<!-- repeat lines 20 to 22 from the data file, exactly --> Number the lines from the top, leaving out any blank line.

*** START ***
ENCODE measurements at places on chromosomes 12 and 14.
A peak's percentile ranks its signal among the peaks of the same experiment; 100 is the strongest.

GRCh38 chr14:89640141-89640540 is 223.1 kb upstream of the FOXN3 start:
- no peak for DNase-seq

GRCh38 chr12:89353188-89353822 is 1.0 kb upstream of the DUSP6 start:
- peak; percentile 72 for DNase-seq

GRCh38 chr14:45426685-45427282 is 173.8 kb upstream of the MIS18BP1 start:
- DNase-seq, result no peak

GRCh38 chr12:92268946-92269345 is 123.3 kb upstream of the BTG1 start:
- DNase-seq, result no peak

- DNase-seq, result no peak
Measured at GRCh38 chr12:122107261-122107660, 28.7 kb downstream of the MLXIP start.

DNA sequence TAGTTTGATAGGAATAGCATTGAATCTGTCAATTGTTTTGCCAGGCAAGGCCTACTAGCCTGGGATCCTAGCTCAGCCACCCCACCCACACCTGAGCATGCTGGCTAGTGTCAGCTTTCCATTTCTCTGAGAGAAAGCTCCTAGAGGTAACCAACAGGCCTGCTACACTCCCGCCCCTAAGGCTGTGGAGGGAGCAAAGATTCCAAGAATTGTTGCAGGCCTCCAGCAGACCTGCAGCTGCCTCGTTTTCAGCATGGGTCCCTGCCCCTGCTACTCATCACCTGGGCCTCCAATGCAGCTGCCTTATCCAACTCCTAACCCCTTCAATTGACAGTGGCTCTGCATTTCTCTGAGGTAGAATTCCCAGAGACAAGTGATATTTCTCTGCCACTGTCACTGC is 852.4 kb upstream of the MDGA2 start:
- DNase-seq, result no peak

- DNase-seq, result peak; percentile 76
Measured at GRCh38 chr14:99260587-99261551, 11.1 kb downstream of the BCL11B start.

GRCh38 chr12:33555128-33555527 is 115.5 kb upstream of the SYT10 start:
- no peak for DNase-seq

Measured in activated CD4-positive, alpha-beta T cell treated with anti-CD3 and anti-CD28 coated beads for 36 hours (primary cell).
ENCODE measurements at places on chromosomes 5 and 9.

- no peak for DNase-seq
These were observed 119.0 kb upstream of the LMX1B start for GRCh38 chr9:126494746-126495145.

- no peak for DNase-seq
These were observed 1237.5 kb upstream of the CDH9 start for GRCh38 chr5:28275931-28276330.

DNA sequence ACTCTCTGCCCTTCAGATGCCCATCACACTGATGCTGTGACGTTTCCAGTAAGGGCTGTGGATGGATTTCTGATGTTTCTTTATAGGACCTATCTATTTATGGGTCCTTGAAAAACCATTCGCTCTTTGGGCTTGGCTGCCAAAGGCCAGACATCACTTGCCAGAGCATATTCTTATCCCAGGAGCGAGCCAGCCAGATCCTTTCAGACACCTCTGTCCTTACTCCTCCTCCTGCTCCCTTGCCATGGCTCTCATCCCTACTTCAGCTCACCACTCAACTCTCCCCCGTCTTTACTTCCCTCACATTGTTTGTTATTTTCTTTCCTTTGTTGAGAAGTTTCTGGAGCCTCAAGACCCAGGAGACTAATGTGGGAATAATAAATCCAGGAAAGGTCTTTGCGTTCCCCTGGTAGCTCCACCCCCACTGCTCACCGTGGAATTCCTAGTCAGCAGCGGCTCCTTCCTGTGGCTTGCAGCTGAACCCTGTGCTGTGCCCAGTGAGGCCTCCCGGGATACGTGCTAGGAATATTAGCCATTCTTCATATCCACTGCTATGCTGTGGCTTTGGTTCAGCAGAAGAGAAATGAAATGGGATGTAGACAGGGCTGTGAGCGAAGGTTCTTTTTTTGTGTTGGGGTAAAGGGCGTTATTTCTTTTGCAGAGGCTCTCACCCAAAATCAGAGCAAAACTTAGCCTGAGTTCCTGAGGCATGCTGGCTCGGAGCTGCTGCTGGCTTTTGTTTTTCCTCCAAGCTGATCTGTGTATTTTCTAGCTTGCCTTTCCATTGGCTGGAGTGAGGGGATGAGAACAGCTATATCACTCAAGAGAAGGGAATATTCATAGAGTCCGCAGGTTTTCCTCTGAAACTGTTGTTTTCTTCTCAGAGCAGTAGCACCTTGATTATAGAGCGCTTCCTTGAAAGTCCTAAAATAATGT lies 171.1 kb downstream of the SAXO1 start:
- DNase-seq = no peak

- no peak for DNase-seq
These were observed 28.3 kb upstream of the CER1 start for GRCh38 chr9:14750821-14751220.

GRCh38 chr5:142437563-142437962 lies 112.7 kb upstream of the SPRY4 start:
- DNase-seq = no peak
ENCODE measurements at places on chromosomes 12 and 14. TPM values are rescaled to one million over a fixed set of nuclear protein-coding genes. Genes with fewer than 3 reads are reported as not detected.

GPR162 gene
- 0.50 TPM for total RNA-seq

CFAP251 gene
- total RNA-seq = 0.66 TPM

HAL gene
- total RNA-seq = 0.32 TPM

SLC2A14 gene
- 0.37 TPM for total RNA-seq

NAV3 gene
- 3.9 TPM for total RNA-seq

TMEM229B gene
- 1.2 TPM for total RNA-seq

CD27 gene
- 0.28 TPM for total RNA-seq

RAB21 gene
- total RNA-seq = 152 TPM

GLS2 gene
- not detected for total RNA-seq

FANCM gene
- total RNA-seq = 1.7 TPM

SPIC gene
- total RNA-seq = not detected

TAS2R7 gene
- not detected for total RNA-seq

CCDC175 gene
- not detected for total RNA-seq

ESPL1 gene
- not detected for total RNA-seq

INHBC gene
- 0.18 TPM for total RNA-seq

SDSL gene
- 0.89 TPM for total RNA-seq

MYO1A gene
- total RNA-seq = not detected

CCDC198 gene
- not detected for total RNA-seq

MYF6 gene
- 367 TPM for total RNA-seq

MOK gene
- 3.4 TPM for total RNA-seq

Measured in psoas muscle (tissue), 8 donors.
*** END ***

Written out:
ENCODE measurements at places on chromosomes 5 and 9.

- no peak for DNase-seq
These were observed 119.0 kb upstream of the LMX1B start for GRCh38 chr9:126494746-126495145.